On March 16th and 17th, the Prospect Players presented SJCP’s annual drama production. This year it was YOU’RE A GOOD MAN CHARLIE BROWN, Clark Gesner’s musical from 1967 that presents the Charles Schultz comic strip PEANUTS in the form of a musical. This lighthearted play features all of the famous characters, including the dopey-but-loveable Charlie Brown, played by freshmen Nate Hayes. Through vignettes on the stage featuring different configurations of Peanuts characters and in snapshots that resemble a cartoon strip, YOU’RE A GOOD MAN reflects on the often-disappointing life of Charlie Brown. Directed by Campus Ministry Director Becca Dickerson with music by band director Rei Phillippi, the production was a success with students from all grade levels participating in the lead roles: Sophomore Emily Ryan as Snoopy, senior Yerusa Sandhu as Lucy, sophomore Rose Haley as Sally, junior Patrick Haley as Linus, senior Bridgit Rogers as Peppermint Patty, and sophomore John Nelson as Schroder. With the support of another eight cast members plus a dedicated stage crew, this production packed the SJCP gym both nights and garnered positive praise from all who attended.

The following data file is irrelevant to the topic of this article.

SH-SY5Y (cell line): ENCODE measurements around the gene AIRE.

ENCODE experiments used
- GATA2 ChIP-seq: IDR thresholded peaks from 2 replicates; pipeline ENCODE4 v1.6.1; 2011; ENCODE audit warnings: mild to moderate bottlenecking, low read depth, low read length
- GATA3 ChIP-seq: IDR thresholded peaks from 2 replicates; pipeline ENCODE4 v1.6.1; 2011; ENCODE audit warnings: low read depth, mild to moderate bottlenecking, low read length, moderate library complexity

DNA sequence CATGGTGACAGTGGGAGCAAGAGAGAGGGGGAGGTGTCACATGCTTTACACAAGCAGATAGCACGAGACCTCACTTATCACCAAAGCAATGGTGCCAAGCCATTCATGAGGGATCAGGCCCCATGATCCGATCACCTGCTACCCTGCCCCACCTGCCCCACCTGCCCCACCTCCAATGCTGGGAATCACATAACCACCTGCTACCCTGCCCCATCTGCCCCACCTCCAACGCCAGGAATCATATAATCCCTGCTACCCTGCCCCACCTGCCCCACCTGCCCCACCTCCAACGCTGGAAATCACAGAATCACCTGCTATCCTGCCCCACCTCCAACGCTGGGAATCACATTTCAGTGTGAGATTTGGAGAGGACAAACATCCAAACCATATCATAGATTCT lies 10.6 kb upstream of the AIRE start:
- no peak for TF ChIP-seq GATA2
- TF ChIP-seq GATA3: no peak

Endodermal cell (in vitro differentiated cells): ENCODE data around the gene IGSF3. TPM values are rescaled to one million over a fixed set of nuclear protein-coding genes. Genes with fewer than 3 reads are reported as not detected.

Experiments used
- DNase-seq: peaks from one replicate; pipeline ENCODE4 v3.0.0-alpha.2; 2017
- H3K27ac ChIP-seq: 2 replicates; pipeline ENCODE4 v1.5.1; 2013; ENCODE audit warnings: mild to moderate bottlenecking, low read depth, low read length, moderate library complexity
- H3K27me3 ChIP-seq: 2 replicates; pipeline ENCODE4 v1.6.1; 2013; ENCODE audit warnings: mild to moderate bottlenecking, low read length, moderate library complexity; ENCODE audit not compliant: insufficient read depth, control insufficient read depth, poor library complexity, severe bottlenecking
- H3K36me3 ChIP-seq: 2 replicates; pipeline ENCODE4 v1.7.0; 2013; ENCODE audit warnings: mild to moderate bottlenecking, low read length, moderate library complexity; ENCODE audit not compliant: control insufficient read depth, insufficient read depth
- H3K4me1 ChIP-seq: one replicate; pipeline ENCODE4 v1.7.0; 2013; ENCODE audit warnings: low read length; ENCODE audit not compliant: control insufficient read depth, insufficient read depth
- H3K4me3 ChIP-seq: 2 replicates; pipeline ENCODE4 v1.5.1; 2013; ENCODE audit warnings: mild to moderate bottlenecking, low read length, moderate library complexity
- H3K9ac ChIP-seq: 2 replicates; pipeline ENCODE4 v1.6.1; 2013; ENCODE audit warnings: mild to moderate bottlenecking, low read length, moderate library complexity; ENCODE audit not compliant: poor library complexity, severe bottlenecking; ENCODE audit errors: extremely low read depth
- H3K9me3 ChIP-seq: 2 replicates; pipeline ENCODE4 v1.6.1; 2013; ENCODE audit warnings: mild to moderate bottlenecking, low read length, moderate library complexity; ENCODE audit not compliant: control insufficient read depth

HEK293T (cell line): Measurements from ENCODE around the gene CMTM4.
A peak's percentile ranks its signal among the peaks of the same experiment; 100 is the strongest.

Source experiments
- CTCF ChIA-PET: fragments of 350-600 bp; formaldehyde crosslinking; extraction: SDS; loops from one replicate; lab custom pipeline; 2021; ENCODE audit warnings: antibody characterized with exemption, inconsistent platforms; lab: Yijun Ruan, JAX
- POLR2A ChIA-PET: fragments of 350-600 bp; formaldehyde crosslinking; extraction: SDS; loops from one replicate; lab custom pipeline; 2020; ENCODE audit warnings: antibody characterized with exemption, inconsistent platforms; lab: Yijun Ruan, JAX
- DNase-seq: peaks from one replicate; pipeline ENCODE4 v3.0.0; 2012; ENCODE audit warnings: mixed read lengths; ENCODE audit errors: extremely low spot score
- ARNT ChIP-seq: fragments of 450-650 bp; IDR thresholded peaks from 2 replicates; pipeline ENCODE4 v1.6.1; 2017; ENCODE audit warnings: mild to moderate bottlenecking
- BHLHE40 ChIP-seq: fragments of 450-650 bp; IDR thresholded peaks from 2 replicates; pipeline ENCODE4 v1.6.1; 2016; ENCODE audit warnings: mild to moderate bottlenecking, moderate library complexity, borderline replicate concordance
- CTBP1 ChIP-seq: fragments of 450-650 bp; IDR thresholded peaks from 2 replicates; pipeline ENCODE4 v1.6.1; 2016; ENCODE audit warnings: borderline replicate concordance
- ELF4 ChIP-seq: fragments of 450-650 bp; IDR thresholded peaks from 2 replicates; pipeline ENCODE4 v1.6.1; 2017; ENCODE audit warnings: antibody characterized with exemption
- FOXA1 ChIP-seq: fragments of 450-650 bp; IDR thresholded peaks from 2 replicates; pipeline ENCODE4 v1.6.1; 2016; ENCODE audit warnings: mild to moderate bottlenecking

One of my biggest takeaways from this musical is the resilience of Charlie Brown, a character who navigates the often cruel environment of school where many students can be critical and judgmental without intentionally doing so. Despite his flaws, Charlie Brown bumbles along, eager to find acceptance among his peers or better yet, a caring friend. In this current age of cyber relationships (both positive and negative) which have a major impact on today’s youth, the interactions of Charlie Brown’s schoolmates in an earlier time period provides another important perspective on teen relationships. The musical YOU’RE A GOOD MAN CHARLIE BROWN gives insight into how typical adolescent behavior may sometimes border on bullying. Ultimately, it is the defeatist attitude of the protagonist Charlie Brown and his outlook at the end of the play that can give us some hope that even though things may seem bad, there is always a light at the end of the tunnel. The school’s production reminds us all what is important in life: friends, family, and faith.
Congratulations to Mrs. Dickerson, Mr. Phillippi, and the entire cast and crew for this year’s drama production.